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Old 07-28-2013, 10:10 AM
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Bo Eder Bo Eder is offline
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Join Date: Jun 2010
Location: Southern California
Posts: 11,530
Default Not ready to discuss this with family ;)

As some of you know, it's been a semi-rough last ten months for me. When dad passed away from cancer last October, many of you sent condolences, and I totally appreciated that - proving even more so that drummers are different from other instrumentalists, for caring about a fellow drummer. Well, here we are, ten months later, still moving forward, but still sorta dealing with this hole.

In my Hawaiian family (and maybe alot of other families) we have a celebration at the one-year anniversary of dad's passing with a huge get-together, which we're doing in October on the islands. After that my mom said she'll begin to go through the house and start moving dad's things out by re-distribution to other family members - so I guess that's when her grieving ends and she begins to move forward. That'll be hard, I know.

In the interim, I honored both mom and dad by getting back to the old Slingerland drums that they started me on some 40 years ago now (it's seem unreal that that's how long ago that was!). And mom thought that was cool. But something has begun to change in me these last few months. I've spent all my life doing things to get away from my crazy family, and lately all I've wanted to do was throw barbecues and invite them all over all the time. I guess I'm beginning to embrace my Hawaiian-ness? The negative side of me is saying "well if you can't beat 'em, join 'em", but the positive side is telling me there's no shame in discovering that I actually love my family, and the fact that we're based in Hawaii is even cooler - and maybe a year ago when I said I'm going on vacation it was always somewhere where my family wasn't. Now, I don't mind going to Hawaii. It actually feels like home.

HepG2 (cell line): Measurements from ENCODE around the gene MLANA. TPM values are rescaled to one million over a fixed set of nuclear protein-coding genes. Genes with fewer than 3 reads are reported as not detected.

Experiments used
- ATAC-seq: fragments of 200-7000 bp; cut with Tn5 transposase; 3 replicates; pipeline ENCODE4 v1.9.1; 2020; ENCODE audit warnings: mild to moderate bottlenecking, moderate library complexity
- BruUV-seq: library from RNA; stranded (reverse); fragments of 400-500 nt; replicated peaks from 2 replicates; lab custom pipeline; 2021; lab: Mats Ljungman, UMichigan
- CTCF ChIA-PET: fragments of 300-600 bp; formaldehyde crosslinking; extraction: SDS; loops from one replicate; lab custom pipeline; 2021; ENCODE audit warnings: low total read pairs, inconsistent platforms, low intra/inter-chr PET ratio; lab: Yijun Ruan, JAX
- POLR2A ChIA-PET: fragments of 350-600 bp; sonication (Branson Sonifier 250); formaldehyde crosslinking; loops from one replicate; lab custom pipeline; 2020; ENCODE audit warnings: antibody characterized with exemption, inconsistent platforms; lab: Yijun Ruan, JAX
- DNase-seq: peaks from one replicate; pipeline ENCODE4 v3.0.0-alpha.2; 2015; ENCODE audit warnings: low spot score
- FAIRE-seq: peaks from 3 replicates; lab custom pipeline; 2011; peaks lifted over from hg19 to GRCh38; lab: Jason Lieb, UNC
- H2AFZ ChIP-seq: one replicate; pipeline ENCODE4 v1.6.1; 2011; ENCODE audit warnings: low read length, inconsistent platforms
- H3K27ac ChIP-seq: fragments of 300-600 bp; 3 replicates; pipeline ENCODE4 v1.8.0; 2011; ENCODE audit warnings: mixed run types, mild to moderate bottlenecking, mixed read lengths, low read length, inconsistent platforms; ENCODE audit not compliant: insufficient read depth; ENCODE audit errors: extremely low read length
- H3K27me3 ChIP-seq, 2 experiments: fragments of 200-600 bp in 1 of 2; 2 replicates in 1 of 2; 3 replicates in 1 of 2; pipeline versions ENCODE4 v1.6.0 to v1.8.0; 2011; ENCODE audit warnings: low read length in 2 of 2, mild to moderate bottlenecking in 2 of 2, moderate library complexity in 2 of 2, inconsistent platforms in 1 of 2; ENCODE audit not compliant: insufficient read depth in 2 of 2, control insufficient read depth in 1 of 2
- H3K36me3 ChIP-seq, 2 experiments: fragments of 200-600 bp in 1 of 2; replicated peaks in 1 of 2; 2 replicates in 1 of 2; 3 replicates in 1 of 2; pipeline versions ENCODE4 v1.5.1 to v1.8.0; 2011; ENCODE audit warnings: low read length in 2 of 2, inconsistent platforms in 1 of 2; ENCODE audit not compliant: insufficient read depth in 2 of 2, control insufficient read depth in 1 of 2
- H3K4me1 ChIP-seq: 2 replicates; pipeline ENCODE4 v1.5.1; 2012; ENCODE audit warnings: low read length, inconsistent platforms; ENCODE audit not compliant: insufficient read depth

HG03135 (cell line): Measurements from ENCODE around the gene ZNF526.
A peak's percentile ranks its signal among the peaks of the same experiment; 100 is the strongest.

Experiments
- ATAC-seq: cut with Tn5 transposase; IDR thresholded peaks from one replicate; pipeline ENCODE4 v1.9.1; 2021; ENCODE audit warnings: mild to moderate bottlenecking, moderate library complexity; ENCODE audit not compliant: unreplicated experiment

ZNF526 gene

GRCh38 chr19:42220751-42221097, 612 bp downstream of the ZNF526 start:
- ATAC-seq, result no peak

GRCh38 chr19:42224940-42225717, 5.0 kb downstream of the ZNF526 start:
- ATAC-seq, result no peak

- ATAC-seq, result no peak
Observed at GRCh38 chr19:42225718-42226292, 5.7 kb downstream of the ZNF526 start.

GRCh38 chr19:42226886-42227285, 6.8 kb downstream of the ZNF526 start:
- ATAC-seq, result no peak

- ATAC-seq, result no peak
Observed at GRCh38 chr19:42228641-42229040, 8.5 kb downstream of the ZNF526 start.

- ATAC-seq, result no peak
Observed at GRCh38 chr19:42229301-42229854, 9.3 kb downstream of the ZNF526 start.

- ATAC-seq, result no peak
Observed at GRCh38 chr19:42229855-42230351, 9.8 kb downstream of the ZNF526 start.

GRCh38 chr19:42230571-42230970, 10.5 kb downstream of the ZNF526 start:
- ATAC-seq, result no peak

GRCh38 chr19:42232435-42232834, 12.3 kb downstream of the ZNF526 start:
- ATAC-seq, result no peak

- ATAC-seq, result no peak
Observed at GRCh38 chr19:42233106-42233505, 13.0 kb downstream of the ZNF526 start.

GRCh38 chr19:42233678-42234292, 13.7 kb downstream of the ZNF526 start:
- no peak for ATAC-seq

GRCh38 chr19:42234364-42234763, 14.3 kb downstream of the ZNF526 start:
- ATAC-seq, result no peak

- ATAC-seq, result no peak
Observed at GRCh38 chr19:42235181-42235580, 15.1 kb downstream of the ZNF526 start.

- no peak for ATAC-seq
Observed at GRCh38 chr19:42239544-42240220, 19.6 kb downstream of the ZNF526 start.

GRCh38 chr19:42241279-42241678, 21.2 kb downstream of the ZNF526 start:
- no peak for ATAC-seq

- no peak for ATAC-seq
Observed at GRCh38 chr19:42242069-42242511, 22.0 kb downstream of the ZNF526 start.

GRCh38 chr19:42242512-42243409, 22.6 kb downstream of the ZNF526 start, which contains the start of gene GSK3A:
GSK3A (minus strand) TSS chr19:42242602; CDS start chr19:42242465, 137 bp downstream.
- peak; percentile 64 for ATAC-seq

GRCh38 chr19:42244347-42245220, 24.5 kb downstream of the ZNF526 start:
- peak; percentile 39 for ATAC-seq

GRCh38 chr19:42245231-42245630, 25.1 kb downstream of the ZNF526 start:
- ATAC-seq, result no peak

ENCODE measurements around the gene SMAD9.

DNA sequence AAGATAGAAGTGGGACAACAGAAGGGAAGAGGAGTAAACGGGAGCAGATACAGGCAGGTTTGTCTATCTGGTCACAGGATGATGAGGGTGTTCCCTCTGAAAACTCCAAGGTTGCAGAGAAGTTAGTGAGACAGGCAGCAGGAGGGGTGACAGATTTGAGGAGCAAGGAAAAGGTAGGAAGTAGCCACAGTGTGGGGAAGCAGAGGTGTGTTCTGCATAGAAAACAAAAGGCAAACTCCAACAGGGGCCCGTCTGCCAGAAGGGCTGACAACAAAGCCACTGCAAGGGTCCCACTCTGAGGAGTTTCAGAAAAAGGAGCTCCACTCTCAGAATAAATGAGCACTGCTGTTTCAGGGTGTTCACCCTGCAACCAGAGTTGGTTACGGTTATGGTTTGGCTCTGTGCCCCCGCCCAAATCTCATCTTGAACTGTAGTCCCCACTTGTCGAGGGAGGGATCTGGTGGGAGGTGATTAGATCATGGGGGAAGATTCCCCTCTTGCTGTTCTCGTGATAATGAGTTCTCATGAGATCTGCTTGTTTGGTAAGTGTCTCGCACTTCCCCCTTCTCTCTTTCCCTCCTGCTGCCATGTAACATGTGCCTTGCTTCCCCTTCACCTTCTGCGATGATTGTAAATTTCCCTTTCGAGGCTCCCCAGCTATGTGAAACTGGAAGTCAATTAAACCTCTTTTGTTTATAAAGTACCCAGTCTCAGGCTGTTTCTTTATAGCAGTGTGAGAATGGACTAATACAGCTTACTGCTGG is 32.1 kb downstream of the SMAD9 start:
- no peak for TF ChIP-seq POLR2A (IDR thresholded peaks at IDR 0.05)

But I may be embracing even more family than I'm willing to admit. When mom thought the Slingerland's were cool, the thing I didn't know is how much she'd lit up when she found out I had a ukulele in my house. Then she told me she actually has a vintage pro ukulele, and was quite a player when she was younger (before she had her kids). Unknown to me was that both she and dad played, and my dad even played mandolin (it bugs me when I find out that my dad was pretty cool after he dies!). Anyway, it surprised me that she knew so much about playing ukulele, I'm sort of at a loss. I had thought both really weren't that musical and that they were just tolerating my drumming.

To admit my closeness with family, I've invested in a pro ukulele to be able to sit around and play with mom (and the rest of the family). I know a few chords, but basically a remedial player, but to see mom light up about the subject is worth it. It's a deeper connection because it's what they did, and I want to know more about it. And I've been on YouTube looking at these incredible ukulele players - like any instrument, it's being pushed beyond its island boundaries and like some drumming, it's downright scary what people are doing. I've been searching for melodic instruments for my musical expression outside of drumming and I think I've found it. I tried guitar, piano you have to take in college, I have no desire to play a horn or a violin, but the unassuming ukulele seems to be it. Seems crazy.

And I thought a friend of mine was crazy spending $700 on an acoustic guitar made by Taylor that he couldn't play (which is really cheap, I guess). Well, I just spent $1500 on this ukulele. Why did I complain about spending $450 on a used Supraphonic again?

So I'm still playing drums, but I've never felt connected to another instrument until now. I'm not ready to tell my family why I'm doing this, but I figured I could tell you folks. Perhaps the why will become apparent as I get better at this. But this is probably my physical embodiment of saying I love my family.

Unless they drive me crazy.
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